Drug Interactions and HIV/AIDS
May 22, 2018
There is a long list of prescription, over-the-counter, complementary, and recreational drugs that may have major interactions with HIV medications. Food can also change the way HIV drugs are absorbed (soaked up) by the body. Below are a few examples:
Birth Control Pills
Birth control pills containing ethinyl estradiol (a form of estrogen) can interact with HIV drugs. This can make the birth control pills less effective and increase the chances of pregnancy. If your HIV drugs affect the levels of your birth control pills, talk with your provider about switching to or adding another form of birth control.
Many people living with HIV use complementary therapies such as vitamins or herbs. While most of these have not been studied with HIV drugs, St. John's Wort (an herbal anti-depressant) has been shown to affect the levels of some HIV drugs. St. John's Wort and garlic supplements should not be taken with any PIs or NNRTIs. Other supplements such as calcium or iron can inhibit the absorption of integrase inhibitors, such as elvitegravir or dolutegravir, which are medicines commonly used to treat HIV. It is important to tell your health care provider if you take any vitamins, herbs, or supplements.
Recreational Drugs and Alcohol
There have been reports of overdoses, some fatal, caused by taking recreational drugs, also known as street, party, or club drugs, and HIV drugs. Interactions between the following street drugs and boosting agents (Norvir and Tybost) are particularly dangerous:
Alcohol affects body processes and is often responsible for drug interactions. Combining alcohol and certain HIV drugs like Videx can put you at risk for developing pancreatitis (inflammation of the pancreas). In general, though it is safe to drink socially and take your HIV medicines.
Methadone and Buprenorphine
Methadone and buprenorphine can interact with many HIV drugs. These drugs are used as opioid substitution therapy to treat opioid addiction. It is important to tell the health care provider at your opioid treatment program and your HIV health care provider what you are taking. This way, they can make sure that you get enough methadone or buprenorphine to prevent withdrawal symptoms, and enough HIV drugs to fight the virus effectively.
There are certain classes of drugs to treat different medical conditions that are more likely to interact with HIV drugs. Not all drugs in these classes will cause problems. If you take any of the following types of drugs, talk to your health care provider about the specific drugs you take and whether there are any possible interactions. Note: this is not a complete list; other classes of drugs may also cause interactions.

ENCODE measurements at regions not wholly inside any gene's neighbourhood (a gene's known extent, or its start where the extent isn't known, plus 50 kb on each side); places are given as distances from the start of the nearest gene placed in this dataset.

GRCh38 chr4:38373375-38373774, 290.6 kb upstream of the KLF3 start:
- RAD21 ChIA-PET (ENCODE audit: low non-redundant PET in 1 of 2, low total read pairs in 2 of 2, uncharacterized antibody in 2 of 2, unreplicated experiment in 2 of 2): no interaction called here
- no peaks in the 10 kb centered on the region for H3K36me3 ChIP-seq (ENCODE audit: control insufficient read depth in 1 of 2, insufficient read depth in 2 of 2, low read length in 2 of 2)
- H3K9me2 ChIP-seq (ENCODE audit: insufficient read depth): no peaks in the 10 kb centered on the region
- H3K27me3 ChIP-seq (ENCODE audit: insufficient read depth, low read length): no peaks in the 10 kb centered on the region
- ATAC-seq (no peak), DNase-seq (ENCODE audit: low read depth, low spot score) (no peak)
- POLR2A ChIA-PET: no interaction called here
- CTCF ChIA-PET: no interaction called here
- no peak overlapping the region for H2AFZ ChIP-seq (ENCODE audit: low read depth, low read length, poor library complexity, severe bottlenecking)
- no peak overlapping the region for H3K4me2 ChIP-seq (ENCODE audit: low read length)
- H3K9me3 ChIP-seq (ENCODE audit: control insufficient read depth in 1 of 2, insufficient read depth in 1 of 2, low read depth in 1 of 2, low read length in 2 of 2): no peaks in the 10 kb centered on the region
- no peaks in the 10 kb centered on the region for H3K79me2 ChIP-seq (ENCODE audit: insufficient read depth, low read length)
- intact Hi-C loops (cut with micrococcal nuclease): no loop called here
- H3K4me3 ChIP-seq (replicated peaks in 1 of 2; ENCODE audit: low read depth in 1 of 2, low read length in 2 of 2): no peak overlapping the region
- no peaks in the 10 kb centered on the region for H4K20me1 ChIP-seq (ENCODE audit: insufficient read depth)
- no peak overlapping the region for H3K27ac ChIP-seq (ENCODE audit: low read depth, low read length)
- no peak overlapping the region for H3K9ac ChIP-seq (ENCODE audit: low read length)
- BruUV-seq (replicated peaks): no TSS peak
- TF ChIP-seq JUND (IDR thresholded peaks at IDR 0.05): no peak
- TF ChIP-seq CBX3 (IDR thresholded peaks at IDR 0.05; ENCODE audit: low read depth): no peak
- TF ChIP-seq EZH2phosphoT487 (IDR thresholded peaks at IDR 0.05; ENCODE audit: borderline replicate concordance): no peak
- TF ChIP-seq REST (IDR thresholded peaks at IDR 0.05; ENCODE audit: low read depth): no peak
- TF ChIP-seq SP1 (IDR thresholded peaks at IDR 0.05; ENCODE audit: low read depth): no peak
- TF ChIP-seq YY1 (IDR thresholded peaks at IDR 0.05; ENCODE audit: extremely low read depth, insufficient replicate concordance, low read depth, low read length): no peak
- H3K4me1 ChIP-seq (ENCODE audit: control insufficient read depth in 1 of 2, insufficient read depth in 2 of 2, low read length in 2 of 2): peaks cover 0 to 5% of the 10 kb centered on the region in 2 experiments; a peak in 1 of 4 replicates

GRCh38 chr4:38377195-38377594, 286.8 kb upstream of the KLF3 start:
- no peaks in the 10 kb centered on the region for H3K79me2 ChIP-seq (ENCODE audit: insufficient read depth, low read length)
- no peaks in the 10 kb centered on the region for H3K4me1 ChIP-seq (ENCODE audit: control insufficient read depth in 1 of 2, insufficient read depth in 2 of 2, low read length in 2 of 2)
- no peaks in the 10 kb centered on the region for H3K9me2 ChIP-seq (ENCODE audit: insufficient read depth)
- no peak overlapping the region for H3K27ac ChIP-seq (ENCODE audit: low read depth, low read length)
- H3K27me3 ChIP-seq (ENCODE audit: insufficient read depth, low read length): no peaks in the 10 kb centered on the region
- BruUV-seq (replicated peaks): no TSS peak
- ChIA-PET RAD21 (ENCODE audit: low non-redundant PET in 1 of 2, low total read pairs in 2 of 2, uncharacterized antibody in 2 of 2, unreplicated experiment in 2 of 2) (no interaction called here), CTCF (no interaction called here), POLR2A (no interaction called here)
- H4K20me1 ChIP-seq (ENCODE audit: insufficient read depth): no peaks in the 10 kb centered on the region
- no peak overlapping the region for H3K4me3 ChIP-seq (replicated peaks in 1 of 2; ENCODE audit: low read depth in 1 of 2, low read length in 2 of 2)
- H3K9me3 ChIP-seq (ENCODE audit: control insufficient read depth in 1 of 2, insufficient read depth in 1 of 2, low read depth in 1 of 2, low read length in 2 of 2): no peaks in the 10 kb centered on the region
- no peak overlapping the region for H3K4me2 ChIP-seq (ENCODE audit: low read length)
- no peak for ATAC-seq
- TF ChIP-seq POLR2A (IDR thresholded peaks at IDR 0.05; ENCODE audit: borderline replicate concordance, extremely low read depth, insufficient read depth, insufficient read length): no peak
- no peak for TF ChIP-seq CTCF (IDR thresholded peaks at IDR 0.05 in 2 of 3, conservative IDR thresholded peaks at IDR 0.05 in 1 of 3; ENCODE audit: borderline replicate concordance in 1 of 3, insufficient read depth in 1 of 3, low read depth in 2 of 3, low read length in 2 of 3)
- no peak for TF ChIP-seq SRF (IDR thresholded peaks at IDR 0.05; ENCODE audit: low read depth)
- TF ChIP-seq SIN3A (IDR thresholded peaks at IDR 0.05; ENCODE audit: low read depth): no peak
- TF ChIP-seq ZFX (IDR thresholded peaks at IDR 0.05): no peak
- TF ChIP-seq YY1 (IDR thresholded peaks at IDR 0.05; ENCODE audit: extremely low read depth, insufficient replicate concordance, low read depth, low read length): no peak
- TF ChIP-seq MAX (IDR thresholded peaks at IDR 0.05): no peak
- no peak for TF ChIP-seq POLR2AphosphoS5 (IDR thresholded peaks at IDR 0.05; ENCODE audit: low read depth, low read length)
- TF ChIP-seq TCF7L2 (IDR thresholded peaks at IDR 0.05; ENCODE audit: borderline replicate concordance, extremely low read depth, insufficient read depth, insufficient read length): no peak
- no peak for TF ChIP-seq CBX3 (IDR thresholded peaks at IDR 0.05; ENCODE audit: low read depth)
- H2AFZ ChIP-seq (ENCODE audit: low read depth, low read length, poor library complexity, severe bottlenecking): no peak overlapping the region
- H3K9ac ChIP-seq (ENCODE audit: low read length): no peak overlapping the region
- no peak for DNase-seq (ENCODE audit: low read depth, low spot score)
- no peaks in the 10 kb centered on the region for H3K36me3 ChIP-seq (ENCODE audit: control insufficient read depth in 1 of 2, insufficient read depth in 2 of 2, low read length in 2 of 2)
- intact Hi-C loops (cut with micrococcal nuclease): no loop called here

Any pills that you take go through your stomach. What you eat can affect how much of your drugs get into your system. Most drugs are absorbed faster if your stomach is empty. For some drugs, this is a good thing, but it can also cause more side effects. Some drugs need to be taken with food so that they are broken down more slowly, or to reduce their side effects. Others should be taken with fatty foods because they dissolve in fat and are absorbed better. Check your drug labels and follow the food instructions carefully. If you have any questions, it is important to ask your health care provider or pharmacist.
People living with HIV often have to take many different drugs. Sometimes taking more than one medication can cause drug interactions. This can lead to the drugs not working as well or an increased risk of side effects.
Because there are so many possible drug interactions with HIV drugs, it is very important for you and your health care provider to go over all your medications, including over-the-counter, prescription, street drugs, and complementary therapies, even if you only use them occasionally. Your health care provider may need to adjust the doses of your drugs or change the drugs you currently take.
To get the best results, it is a good idea to:
[Note from TheBody: This article was created by The Well Project, who last updated it on May 14, 2018. We have cross-posted it with their permission.]
This article was provided by The Well Project. Visit The Well Project's Web site to learn more about their resources and initiatives for women living with HIV. The Well Project shares its content with TheBody.com to ensure all people have access to the highest quality treatment information available. The Well Project receives no advertising revenue from TheBody.com or the advertisers on this site. No advertiser on this site has any editorial input into The Well Project's content.
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